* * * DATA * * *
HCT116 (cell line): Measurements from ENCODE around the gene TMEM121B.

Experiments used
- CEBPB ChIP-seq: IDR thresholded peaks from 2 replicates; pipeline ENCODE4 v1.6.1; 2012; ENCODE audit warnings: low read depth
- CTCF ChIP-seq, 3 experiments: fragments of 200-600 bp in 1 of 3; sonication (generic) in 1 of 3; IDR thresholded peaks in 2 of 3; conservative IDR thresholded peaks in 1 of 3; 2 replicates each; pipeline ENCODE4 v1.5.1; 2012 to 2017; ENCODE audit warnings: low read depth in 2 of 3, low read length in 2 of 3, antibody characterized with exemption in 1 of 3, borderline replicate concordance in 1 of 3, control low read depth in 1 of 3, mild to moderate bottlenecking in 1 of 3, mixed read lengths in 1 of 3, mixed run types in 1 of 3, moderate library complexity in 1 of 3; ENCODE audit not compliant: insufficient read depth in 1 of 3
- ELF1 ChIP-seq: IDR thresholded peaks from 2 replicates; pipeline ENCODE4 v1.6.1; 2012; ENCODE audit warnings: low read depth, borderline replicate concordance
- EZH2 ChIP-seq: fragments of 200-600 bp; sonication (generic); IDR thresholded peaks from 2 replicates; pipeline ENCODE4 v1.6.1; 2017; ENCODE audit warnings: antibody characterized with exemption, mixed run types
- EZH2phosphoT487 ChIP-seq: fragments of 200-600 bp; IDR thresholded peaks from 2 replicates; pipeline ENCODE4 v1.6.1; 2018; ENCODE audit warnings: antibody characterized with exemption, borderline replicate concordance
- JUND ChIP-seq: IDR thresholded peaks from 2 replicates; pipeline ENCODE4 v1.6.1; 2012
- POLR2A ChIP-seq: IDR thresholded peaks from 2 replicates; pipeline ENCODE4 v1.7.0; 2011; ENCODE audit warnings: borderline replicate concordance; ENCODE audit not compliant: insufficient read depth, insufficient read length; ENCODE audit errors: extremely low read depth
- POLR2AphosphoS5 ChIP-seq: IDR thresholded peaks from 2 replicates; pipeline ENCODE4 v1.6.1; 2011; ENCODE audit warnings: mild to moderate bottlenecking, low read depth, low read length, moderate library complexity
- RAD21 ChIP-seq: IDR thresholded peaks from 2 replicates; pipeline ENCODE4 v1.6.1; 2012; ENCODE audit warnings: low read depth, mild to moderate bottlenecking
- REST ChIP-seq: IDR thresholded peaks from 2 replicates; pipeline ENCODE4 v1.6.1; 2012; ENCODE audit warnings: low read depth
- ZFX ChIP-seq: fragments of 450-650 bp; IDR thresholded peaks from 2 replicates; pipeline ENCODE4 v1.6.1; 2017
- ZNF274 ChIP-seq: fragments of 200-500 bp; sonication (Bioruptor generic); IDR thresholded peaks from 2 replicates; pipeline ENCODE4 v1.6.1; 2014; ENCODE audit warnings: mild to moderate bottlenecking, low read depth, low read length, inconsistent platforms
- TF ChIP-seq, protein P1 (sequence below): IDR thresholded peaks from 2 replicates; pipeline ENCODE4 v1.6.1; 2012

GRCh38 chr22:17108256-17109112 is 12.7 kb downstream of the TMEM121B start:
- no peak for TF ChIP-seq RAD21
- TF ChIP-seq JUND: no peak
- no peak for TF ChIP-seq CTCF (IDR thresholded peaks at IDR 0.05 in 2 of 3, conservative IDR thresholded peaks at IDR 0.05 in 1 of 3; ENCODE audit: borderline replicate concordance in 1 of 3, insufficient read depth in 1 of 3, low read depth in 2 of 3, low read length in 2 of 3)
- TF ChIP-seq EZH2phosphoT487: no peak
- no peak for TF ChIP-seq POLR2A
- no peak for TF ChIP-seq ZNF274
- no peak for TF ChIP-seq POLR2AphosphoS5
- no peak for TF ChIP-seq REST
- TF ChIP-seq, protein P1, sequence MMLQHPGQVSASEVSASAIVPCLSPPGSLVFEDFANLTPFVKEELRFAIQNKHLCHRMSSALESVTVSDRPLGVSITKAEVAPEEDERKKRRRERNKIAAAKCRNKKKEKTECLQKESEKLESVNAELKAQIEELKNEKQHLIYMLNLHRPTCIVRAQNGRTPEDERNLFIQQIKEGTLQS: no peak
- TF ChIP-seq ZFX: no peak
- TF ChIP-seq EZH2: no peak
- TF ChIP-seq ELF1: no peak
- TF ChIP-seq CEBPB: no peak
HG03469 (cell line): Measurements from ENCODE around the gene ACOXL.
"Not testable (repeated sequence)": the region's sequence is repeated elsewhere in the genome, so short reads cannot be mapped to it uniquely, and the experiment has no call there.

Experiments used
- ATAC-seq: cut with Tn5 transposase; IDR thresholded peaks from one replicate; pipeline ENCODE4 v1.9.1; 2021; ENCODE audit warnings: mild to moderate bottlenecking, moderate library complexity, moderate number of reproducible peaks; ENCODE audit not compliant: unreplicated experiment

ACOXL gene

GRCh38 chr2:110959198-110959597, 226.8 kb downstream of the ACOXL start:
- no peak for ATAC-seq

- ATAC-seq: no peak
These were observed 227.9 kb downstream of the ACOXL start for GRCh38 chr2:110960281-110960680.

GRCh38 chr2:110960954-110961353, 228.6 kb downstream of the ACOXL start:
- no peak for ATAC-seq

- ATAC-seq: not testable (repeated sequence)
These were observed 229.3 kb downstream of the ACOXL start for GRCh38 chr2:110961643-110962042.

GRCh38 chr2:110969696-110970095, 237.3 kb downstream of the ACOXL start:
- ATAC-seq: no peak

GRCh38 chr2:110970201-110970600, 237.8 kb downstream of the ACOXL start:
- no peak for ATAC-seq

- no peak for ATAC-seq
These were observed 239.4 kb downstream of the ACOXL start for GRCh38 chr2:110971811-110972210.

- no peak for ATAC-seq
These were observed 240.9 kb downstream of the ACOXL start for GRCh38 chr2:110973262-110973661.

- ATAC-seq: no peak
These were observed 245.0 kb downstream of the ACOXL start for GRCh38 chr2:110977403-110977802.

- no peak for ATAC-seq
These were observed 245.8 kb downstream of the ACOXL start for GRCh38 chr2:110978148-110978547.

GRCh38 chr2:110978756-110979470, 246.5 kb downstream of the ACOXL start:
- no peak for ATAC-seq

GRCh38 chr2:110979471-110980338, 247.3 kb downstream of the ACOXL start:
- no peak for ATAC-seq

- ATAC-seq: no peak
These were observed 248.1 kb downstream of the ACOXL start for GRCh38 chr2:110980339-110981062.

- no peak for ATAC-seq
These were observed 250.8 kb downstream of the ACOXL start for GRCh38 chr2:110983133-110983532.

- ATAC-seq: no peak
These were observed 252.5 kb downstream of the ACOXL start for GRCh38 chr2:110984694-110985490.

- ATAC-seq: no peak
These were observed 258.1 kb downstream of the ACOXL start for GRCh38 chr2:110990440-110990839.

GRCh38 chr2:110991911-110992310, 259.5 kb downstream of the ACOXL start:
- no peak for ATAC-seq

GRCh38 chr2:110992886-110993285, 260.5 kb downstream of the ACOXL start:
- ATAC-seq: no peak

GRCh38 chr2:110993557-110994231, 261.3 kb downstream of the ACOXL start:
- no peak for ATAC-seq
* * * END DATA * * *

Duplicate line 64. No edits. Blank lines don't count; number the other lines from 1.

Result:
These were observed 252.5 kb downstream of the ACOXL start for GRCh38 chr2:110984694-110985490.